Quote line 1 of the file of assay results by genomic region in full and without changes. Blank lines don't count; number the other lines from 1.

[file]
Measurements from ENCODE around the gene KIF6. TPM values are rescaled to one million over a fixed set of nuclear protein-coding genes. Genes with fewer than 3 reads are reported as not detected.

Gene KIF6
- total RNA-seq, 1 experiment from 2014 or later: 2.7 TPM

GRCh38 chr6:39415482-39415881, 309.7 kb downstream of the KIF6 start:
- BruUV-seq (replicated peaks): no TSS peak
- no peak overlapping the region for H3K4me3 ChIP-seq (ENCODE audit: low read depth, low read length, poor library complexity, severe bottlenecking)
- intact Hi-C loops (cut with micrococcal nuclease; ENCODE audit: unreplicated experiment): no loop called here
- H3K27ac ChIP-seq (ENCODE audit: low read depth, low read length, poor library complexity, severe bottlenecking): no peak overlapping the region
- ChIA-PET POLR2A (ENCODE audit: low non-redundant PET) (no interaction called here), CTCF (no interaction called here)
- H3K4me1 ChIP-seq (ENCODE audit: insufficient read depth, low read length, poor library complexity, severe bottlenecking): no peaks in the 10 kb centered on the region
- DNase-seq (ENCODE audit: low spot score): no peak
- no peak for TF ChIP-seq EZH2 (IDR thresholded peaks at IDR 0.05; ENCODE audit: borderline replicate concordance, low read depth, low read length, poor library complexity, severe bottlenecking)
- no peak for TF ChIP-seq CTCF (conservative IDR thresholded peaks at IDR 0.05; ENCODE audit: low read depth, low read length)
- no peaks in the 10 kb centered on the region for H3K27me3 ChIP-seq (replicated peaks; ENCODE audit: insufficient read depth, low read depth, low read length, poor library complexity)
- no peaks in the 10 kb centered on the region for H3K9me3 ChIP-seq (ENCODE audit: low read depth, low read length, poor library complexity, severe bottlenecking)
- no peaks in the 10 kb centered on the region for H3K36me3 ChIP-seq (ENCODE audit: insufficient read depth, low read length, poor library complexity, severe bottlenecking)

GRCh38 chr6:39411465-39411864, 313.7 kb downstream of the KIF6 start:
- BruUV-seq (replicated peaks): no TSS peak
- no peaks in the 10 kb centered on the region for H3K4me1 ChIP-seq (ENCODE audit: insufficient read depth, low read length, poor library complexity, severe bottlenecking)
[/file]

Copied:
Measurements from ENCODE around the gene KIF6. TPM values are rescaled to one million over a fixed set of nuclear protein-coding genes. Genes with fewer than 3 reads are reported as not detected.